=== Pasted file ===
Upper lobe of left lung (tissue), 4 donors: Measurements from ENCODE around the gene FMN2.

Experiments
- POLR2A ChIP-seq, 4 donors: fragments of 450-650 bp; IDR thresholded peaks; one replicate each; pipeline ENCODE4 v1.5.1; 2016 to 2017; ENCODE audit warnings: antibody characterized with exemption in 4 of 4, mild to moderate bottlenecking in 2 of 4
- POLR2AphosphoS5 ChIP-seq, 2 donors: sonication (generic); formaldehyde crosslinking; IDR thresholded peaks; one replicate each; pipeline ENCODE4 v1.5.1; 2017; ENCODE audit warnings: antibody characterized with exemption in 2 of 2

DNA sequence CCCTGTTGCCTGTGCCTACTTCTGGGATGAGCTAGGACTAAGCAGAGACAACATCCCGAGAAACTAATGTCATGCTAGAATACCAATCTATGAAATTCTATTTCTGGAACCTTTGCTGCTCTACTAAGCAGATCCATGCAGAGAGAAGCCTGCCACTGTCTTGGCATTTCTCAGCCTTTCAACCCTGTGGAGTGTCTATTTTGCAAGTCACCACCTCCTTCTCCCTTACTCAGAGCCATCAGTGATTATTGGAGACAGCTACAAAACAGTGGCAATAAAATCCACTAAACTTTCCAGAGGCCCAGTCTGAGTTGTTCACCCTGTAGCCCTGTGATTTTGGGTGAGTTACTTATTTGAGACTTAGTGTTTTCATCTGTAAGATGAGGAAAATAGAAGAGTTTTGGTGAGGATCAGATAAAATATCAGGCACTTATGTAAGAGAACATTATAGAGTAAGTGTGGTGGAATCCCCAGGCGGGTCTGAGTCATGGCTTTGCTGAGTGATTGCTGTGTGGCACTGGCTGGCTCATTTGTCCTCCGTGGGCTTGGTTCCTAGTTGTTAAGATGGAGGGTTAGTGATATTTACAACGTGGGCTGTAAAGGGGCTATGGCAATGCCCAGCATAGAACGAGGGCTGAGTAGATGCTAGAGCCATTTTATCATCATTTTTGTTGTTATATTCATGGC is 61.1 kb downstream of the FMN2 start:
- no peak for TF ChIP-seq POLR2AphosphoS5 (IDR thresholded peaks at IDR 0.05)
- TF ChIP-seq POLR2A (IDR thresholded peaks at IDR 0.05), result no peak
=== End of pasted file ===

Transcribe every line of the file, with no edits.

Upper lobe of left lung (tissue), 4 donors: Measurements from ENCODE around the gene FMN2.

Experiments
- POLR2A ChIP-seq, 4 donors: fragments of 450-650 bp; IDR thresholded peaks; one replicate each; pipeline ENCODE4 v1.5.1; 2016 to 2017; ENCODE audit warnings: antibody characterized with exemption in 4 of 4, mild to moderate bottlenecking in 2 of 4
- POLR2AphosphoS5 ChIP-seq, 2 donors: sonication (generic); formaldehyde crosslinking; IDR thresholded peaks; one replicate each; pipeline ENCODE4 v1.5.1; 2017; ENCODE audit warnings: antibody characterized with exemption in 2 of 2

DNA sequence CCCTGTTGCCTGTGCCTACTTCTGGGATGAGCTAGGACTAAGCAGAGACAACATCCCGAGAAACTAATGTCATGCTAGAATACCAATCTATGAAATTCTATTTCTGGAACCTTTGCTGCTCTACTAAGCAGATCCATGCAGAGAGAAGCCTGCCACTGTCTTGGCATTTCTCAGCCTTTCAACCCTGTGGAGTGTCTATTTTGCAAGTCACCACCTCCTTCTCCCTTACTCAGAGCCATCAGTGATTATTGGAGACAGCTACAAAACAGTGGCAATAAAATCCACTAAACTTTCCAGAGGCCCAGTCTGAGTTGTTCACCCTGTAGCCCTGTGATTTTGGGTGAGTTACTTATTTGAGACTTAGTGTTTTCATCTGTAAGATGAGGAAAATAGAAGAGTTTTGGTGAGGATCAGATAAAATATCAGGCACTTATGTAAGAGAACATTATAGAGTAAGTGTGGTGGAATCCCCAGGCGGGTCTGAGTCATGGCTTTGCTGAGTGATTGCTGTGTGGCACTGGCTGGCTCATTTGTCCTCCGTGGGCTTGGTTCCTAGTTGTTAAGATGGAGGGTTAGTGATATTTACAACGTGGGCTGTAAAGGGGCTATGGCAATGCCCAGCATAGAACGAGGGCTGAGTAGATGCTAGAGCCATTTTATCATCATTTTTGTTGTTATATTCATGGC is 61.1 kb downstream of the FMN2 start:
- no peak for TF ChIP-seq POLR2AphosphoS5 (IDR thresholded peaks at IDR 0.05)
- TF ChIP-seq POLR2A (IDR thresholded peaks at IDR 0.05), result no peak